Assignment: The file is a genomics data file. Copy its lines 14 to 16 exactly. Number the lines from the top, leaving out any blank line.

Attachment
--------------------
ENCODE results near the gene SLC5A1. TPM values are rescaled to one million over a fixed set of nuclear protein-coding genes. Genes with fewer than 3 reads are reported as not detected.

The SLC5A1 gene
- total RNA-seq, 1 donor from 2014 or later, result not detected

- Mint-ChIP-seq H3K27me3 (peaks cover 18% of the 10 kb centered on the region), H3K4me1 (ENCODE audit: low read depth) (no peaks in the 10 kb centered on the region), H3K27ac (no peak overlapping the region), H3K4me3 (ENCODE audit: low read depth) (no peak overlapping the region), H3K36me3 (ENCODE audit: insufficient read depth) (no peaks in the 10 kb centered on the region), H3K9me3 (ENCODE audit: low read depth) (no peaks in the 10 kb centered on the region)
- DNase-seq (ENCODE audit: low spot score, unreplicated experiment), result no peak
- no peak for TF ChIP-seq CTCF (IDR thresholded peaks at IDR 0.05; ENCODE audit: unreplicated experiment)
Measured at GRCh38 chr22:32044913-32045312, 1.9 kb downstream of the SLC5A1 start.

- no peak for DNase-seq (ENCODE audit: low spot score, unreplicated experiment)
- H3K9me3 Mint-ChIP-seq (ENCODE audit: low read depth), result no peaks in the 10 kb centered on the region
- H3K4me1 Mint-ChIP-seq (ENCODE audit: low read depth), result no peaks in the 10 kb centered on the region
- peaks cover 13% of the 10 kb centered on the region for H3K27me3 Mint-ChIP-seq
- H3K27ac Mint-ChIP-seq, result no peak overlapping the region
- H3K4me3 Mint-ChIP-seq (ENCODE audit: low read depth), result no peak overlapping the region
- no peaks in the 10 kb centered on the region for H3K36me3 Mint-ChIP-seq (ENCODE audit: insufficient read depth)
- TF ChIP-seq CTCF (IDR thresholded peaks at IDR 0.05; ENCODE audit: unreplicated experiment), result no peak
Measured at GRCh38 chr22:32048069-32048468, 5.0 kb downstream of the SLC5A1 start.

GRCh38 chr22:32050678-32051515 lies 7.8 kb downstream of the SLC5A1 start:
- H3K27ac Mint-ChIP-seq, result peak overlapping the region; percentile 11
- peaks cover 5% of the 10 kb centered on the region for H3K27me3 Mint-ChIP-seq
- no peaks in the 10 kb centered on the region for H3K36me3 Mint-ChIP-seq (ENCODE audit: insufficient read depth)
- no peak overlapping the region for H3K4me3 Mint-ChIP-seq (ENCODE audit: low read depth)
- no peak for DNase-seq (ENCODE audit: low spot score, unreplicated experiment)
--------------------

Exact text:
- no peaks in the 10 kb centered on the region for H3K36me3 Mint-ChIP-seq (ENCODE audit: insufficient read depth)
- TF ChIP-seq CTCF (IDR thresholded peaks at IDR 0.05; ENCODE audit: unreplicated experiment), result no peak
Measured at GRCh38 chr22:32048069-32048468, 5.0 kb downstream of the SLC5A1 start.